The decade began with lies and ended with evasions. Hackers, probably Russian, stole the emails of a few scientists and offered single sentences, taken wildly out of context, to an eager and credulous media. We heard both sides: the truth, and the not-truth, and were encouraged to draw our own conclusions. The temperature rose; physics was not watching the debate. We learned nothing from the experience.
The winds over the Sahara come from the East, dense, sinking forced sideways as the Earth rotates away underneath it. The dust is carried across the Atlantic, enlarging the beaches of the Caribbean, scattering low-angle sunlight into brilliant purple-orange sunsets, and landing gently on the forests of the Amazon. But the air over the Sahara has arrived from the tropics, rising and shedding its moisture on a journey toward the poles. When it can go no further, it cools and sinks. There are no deserts without the tropics.
Everything is connected. Children were murdered in their schools, and were angry about it. Children saw their futures bargained away for short-term profit, and were angry about it. Children saw the changing world, and were angry about it. The streets swelled with angry children and heartbroken parents, a chorus of hurt that would have echoed through the halls of power had they been able to hear. Nothing was done, and the anger grew louder. This was the decade we saw that history was renewable. We promised to make more of it.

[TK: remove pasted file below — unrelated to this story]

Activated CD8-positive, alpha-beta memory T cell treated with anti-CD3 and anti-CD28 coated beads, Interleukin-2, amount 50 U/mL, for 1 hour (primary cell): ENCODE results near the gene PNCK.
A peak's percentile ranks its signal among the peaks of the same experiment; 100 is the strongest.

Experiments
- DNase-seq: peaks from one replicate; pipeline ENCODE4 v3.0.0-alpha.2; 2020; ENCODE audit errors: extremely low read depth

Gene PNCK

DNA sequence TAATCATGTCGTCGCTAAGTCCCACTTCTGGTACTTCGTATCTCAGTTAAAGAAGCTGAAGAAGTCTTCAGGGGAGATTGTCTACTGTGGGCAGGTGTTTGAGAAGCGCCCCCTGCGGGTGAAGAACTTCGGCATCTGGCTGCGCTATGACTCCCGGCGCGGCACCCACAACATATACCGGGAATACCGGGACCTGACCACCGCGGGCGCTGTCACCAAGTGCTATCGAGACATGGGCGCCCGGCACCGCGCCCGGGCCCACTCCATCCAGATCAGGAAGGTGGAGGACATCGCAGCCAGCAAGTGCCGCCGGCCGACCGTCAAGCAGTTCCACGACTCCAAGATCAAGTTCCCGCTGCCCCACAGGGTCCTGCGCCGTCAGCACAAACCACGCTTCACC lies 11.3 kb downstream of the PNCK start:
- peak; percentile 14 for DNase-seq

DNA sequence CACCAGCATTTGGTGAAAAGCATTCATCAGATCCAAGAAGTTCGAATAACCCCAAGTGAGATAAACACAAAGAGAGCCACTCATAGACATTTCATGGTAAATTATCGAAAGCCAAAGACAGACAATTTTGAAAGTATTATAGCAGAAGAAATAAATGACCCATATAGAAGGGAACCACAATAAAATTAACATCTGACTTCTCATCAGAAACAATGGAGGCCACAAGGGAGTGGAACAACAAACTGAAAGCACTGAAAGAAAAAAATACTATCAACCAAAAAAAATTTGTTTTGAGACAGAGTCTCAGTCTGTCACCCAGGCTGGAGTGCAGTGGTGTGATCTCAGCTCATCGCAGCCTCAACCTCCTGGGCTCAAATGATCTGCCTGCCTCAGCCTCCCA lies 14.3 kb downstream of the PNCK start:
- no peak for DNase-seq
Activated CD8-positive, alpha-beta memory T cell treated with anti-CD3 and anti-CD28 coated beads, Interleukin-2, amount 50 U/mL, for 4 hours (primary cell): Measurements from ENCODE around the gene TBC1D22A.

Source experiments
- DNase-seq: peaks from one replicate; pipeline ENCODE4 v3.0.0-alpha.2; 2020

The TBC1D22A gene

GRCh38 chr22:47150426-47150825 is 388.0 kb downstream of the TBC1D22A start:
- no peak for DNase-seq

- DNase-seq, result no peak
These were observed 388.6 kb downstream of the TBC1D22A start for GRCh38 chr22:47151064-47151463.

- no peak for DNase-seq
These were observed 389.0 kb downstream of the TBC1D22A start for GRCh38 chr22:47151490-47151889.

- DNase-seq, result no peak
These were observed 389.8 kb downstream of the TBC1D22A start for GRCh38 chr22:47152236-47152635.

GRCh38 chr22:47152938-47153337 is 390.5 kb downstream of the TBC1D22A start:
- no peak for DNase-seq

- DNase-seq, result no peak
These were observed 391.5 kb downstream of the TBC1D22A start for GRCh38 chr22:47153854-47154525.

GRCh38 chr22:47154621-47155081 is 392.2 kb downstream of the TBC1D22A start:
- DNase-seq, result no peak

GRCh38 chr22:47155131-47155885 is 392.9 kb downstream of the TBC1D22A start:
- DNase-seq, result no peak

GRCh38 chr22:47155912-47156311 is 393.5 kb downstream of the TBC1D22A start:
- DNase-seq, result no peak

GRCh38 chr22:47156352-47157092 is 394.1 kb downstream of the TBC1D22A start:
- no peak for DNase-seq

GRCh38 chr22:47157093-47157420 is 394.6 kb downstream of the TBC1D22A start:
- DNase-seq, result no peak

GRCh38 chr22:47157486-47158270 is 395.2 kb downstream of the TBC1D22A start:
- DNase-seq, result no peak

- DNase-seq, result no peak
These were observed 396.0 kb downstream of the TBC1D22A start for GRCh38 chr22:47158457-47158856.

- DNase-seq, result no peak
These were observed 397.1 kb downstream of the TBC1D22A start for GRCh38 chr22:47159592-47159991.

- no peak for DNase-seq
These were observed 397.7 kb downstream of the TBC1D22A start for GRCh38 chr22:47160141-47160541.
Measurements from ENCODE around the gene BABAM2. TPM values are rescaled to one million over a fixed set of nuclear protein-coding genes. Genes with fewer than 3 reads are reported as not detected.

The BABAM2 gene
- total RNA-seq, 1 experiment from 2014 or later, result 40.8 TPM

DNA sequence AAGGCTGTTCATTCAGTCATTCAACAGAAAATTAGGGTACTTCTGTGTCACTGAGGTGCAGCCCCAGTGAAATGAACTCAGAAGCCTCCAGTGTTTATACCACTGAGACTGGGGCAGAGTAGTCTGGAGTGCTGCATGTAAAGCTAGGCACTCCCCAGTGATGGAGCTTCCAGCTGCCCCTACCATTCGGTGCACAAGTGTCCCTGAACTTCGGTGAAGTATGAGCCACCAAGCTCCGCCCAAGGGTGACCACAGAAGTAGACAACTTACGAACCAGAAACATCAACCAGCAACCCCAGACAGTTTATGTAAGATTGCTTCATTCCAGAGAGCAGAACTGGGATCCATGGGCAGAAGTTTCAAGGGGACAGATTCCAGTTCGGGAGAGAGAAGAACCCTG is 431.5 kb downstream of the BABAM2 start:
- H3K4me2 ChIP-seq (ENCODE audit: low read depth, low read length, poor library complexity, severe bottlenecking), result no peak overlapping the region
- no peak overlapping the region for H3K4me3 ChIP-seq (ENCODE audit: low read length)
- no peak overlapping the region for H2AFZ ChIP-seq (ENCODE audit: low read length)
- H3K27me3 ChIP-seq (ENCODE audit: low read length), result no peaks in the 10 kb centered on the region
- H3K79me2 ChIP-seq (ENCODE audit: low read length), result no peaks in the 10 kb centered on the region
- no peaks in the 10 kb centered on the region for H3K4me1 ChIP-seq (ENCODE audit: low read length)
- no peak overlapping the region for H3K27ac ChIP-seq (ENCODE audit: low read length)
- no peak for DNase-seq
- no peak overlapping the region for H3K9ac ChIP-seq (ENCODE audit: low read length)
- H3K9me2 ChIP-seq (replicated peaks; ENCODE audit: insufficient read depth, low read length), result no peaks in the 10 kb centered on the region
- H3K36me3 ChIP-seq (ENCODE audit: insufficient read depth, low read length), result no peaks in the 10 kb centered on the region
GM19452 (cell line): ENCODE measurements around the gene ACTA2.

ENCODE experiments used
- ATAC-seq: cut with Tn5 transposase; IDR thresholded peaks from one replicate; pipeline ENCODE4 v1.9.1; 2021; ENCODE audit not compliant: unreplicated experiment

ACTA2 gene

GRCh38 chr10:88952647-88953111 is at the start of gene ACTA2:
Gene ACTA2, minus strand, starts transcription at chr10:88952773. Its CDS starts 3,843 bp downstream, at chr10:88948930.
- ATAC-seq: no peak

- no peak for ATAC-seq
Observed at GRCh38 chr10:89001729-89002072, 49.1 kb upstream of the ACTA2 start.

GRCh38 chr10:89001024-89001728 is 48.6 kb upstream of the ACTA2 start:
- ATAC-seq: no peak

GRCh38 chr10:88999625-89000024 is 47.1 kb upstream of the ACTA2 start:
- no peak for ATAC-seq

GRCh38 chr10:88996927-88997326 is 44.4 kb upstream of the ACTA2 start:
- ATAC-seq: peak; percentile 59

If you want to see the future of the Amazon, you must use physics and assumptions and know that you are almost certainly wrong. All models are wrong, but all climate models strive to be useful, to show a plausible future that may still be avoidable. If the future atmosphere is larded with even more carbon dioxide, the plants of the Amazon will not need to open the pores on their leaves quite so much to take in the gases they need. They will expel less water from these shrunken pores into the atmosphere. The trees will lose their ability to summon the monsoon. There will be fire and drought. Where there was once forest will be only dust.
Here is one thing worth remembering in the dark days of the northern mid-latitude winter. The rainforest is so lush that it cannot fertilize itself. Every nutrient is seized by the greedy vegetation, locked up in the bodies of plants before it can leach into the soil. But the forest is fertilized, given life by the dead lake in the Sahara. There is phosphorus in the lakebed, turned into dust and swept across the Atlantic by the prevailing winds.